I've got the other wheel cylinder in place but didn't feel like tightening it down in fear this may happen to the other wheel cylinder. The thought of stacking another washer came to mind, but again, I really don't wanna be making shit work when it comes to new parts. 

Edited by Oilspot
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If threads didn't match you wouldn't have got it on that far. This wheel cylinder only has to push through the backing plate thickness? That's like 1/16" Those studs look a bit long. That would take way more than 20 ft lbs to strip... maybe it came already stripped and not noticeable when mounted.

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9 minutes ago, datzenmike said:

If threads didn't match you wouldn't have got it on that far. This wheel cylinder only has to push through the backing plate thickness? That's like 1/16" Those studs look a bit long. That would take way more than 20 ft lbs to strip... maybe it came already stripped and not noticeable when mounted.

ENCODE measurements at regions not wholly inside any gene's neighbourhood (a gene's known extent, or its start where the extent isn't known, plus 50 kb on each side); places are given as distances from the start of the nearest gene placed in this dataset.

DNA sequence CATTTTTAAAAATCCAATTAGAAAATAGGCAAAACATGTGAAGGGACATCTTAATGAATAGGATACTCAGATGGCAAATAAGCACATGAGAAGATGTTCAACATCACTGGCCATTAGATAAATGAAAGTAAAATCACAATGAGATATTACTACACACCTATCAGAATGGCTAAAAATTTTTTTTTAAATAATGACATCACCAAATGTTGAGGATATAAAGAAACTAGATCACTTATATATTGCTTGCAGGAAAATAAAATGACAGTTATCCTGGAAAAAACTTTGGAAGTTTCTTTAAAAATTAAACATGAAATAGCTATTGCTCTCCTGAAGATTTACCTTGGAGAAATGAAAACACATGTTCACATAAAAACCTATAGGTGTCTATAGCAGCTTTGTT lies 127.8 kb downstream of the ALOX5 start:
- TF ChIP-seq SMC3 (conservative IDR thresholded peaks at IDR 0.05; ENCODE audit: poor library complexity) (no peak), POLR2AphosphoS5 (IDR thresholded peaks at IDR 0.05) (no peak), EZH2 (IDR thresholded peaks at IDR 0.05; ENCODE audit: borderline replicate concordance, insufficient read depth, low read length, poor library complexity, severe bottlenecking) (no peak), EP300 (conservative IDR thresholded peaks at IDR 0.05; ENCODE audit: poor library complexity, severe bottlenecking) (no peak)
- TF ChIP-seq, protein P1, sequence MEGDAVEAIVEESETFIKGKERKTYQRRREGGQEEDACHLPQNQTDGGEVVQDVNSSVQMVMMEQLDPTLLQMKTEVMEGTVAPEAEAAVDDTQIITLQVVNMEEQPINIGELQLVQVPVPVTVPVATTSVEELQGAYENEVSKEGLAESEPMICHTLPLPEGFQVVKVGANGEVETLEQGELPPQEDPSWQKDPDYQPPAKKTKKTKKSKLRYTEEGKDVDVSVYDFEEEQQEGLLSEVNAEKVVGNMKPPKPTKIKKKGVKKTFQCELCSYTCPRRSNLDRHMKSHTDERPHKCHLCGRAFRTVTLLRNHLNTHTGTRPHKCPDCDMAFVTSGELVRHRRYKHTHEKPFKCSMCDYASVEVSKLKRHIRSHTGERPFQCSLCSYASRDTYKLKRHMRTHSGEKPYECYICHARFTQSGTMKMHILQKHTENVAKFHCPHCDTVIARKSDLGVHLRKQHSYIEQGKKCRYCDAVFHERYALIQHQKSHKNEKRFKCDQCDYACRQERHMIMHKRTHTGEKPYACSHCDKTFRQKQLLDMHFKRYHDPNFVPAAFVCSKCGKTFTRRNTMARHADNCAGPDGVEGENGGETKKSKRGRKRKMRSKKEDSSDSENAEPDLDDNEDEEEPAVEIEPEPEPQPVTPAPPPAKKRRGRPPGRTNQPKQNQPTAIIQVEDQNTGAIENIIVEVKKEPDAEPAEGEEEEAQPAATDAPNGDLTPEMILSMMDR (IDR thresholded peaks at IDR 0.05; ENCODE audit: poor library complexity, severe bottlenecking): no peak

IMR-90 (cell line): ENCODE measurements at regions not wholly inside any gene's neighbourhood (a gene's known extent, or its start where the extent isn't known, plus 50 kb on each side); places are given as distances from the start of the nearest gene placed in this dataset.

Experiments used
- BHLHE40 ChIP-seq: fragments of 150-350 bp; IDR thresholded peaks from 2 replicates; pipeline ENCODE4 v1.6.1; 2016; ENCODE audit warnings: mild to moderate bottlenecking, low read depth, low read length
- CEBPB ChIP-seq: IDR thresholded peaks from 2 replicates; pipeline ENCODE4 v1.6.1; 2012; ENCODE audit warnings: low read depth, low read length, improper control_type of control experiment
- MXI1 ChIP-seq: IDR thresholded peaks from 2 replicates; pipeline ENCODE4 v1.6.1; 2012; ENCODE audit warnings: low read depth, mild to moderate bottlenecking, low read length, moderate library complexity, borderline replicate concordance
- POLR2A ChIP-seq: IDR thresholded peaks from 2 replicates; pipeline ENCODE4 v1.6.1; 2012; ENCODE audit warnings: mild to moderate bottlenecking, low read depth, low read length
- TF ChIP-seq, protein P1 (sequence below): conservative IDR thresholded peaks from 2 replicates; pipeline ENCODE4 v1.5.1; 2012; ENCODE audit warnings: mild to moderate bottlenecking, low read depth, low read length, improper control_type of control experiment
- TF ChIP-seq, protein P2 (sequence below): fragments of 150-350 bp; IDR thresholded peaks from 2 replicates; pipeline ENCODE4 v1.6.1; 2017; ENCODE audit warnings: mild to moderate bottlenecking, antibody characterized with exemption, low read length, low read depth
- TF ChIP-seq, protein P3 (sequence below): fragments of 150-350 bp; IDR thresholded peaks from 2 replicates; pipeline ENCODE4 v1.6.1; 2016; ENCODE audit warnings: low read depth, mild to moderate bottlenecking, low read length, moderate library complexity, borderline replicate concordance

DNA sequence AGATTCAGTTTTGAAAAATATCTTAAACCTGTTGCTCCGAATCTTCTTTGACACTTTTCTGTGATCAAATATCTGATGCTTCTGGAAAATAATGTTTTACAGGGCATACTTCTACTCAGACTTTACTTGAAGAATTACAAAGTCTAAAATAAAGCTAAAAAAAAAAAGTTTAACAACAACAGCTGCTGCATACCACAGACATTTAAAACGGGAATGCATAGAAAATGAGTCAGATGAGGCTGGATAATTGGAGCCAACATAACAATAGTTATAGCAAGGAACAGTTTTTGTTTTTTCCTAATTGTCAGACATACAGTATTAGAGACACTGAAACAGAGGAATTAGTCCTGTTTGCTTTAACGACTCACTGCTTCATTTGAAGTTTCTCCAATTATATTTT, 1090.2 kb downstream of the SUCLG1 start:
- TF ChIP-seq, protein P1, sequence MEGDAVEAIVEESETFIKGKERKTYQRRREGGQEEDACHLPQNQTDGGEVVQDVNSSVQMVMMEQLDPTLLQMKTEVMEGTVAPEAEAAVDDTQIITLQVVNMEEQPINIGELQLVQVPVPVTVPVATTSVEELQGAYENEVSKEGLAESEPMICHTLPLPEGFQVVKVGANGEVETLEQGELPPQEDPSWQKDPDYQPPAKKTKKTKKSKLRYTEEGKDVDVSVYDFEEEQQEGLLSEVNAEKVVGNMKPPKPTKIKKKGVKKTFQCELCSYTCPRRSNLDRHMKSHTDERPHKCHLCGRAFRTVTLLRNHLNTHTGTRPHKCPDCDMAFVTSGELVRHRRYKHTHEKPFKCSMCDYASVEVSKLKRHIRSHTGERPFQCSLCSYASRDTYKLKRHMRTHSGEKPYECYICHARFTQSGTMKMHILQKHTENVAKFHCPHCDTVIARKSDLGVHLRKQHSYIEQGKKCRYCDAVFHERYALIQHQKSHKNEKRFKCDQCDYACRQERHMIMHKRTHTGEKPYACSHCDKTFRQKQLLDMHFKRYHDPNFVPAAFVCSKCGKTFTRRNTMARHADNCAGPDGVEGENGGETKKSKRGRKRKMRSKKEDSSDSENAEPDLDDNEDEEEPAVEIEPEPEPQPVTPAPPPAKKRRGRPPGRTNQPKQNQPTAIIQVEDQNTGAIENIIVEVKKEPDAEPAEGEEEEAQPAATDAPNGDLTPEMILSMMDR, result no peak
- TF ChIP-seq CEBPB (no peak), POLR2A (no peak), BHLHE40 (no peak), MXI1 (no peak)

It was the correct nut/ thread pitch etc. I was thinking the nut may have hit the shoulder before it could actually snug the wheel cylinder down. 

Just went through the return process with RA, all automated. A replacement will be shipped out priority. Well at least that was easy enough.   I went ahead and snugged the other one into place before processing the return with no issues. 

 

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6 hours ago, datzenmike said:

If threads didn't match you wouldn't have got it on that far. This wheel cylinder only has to push through the backing plate thickness? That's like 1/16" Those studs look a bit long. That would take way more than 20 ft lbs to strip... maybe it came already stripped and not noticeable when mounted.

If I remember right, there's a reinforcement bracket/plate behind the backing plate that the studs also go through....plus any flat and or lock washers.

 

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any tips/ tricks/ proper tool to get the top (heavy) spring  on the rear brake shoe assembly. 

I know i can sit out there and cuss and eventually get it. But I figure there may be an easy way to get it together.

 

The manual I have isn't clear, It just shows how to get everything apart and says reverse that.